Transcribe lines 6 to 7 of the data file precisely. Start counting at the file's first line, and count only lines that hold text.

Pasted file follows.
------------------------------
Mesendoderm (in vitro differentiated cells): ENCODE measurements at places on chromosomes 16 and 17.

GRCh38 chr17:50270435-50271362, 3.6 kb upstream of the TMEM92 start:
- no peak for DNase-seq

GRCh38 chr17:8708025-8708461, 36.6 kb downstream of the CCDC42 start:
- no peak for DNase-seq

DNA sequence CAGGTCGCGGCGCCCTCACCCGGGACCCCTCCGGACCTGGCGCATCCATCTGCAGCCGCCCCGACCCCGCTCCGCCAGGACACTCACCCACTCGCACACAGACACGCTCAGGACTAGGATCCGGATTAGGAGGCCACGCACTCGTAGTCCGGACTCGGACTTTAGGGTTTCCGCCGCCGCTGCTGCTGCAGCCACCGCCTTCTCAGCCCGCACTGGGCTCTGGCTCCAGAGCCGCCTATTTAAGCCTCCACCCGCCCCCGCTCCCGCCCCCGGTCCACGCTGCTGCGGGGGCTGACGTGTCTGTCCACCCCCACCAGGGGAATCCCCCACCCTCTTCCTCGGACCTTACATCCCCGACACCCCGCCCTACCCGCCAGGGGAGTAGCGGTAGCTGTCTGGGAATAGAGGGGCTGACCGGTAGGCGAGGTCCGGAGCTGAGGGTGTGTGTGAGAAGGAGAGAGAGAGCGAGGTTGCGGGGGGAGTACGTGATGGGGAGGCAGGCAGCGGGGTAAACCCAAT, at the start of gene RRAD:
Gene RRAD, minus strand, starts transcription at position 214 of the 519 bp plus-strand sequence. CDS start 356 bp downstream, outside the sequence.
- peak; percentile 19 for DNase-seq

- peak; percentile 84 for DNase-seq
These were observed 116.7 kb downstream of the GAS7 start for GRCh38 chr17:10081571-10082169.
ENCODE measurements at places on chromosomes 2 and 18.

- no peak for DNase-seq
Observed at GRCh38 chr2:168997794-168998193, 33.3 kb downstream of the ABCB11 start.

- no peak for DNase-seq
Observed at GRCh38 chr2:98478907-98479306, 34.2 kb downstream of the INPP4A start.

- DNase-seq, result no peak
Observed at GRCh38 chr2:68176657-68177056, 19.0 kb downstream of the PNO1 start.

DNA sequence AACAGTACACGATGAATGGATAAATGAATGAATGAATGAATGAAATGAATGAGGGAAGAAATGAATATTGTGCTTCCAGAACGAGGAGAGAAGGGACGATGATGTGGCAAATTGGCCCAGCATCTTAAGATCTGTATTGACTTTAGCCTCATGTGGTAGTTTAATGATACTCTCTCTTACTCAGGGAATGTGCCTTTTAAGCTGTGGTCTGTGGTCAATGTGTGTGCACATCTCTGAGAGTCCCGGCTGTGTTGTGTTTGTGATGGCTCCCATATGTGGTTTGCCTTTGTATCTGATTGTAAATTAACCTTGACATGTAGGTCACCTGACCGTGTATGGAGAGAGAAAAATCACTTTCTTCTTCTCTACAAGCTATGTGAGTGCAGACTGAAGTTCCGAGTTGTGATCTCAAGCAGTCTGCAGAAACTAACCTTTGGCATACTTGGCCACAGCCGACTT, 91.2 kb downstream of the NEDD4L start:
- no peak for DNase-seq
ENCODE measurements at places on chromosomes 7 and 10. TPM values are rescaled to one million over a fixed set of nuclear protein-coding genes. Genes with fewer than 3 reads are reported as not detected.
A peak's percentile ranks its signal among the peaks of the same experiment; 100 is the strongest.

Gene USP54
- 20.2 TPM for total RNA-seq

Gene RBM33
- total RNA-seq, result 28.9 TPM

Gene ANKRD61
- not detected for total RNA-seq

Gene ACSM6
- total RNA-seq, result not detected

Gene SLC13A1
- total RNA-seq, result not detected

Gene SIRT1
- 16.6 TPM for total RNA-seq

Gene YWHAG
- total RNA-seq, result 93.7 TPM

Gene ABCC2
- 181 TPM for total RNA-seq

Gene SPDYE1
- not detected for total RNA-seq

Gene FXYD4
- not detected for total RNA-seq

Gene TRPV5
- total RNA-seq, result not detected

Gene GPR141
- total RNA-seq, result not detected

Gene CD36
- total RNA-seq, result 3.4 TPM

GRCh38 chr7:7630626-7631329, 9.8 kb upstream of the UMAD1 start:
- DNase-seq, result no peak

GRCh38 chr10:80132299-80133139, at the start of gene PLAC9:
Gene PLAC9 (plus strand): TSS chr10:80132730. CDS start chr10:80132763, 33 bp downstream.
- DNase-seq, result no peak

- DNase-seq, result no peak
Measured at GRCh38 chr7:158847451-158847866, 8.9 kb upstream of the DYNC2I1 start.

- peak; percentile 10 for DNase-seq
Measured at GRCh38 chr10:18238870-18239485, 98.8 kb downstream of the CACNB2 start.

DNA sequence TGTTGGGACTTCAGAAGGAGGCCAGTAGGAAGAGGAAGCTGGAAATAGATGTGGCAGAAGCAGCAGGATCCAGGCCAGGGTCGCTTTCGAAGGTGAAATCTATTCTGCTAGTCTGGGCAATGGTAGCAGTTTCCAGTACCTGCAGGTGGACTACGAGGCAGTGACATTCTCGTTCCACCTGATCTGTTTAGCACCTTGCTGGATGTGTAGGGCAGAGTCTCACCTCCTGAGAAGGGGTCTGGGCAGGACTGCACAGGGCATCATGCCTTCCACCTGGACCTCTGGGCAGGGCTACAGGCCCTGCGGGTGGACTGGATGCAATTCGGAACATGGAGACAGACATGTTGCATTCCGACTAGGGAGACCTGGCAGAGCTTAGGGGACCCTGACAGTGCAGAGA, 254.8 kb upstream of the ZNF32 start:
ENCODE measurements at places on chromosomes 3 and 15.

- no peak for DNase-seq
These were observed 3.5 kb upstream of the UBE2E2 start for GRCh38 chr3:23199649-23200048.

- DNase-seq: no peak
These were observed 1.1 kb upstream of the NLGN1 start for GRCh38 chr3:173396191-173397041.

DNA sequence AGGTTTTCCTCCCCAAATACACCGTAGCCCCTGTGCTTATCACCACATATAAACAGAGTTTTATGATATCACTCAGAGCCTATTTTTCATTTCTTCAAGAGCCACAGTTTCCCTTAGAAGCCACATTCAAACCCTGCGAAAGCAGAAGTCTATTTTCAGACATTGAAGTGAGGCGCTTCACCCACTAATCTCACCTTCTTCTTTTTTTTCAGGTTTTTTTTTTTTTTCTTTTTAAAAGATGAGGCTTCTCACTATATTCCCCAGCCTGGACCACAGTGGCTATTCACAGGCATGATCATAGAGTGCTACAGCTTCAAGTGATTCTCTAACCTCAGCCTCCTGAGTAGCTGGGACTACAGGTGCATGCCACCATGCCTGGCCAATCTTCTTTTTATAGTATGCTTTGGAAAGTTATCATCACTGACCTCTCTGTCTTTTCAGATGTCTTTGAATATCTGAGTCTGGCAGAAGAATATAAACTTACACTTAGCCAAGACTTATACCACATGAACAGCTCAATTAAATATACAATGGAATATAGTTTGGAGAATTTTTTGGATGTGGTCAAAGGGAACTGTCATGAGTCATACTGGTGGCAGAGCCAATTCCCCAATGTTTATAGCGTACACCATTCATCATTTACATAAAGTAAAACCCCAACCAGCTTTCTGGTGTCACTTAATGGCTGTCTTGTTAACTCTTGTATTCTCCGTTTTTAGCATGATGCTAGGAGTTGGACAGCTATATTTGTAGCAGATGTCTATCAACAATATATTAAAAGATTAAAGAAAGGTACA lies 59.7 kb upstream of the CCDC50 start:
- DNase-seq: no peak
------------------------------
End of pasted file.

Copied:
DNA sequence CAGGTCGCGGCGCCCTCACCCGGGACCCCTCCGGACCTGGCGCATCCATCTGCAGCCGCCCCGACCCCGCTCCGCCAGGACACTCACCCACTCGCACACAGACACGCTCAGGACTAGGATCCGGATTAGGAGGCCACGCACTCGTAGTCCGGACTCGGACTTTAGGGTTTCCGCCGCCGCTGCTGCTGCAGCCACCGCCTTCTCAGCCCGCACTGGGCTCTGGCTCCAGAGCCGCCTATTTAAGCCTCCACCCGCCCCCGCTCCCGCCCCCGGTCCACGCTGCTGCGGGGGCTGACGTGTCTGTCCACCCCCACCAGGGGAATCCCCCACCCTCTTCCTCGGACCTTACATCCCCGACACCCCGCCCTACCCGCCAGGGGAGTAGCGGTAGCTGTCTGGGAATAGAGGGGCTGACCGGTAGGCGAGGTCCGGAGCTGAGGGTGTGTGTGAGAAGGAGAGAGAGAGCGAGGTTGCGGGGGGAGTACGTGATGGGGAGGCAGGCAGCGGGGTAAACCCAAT, at the start of gene RRAD:
Gene RRAD, minus strand, starts transcription at position 214 of the 519 bp plus-strand sequence. CDS start 356 bp downstream, outside the sequence.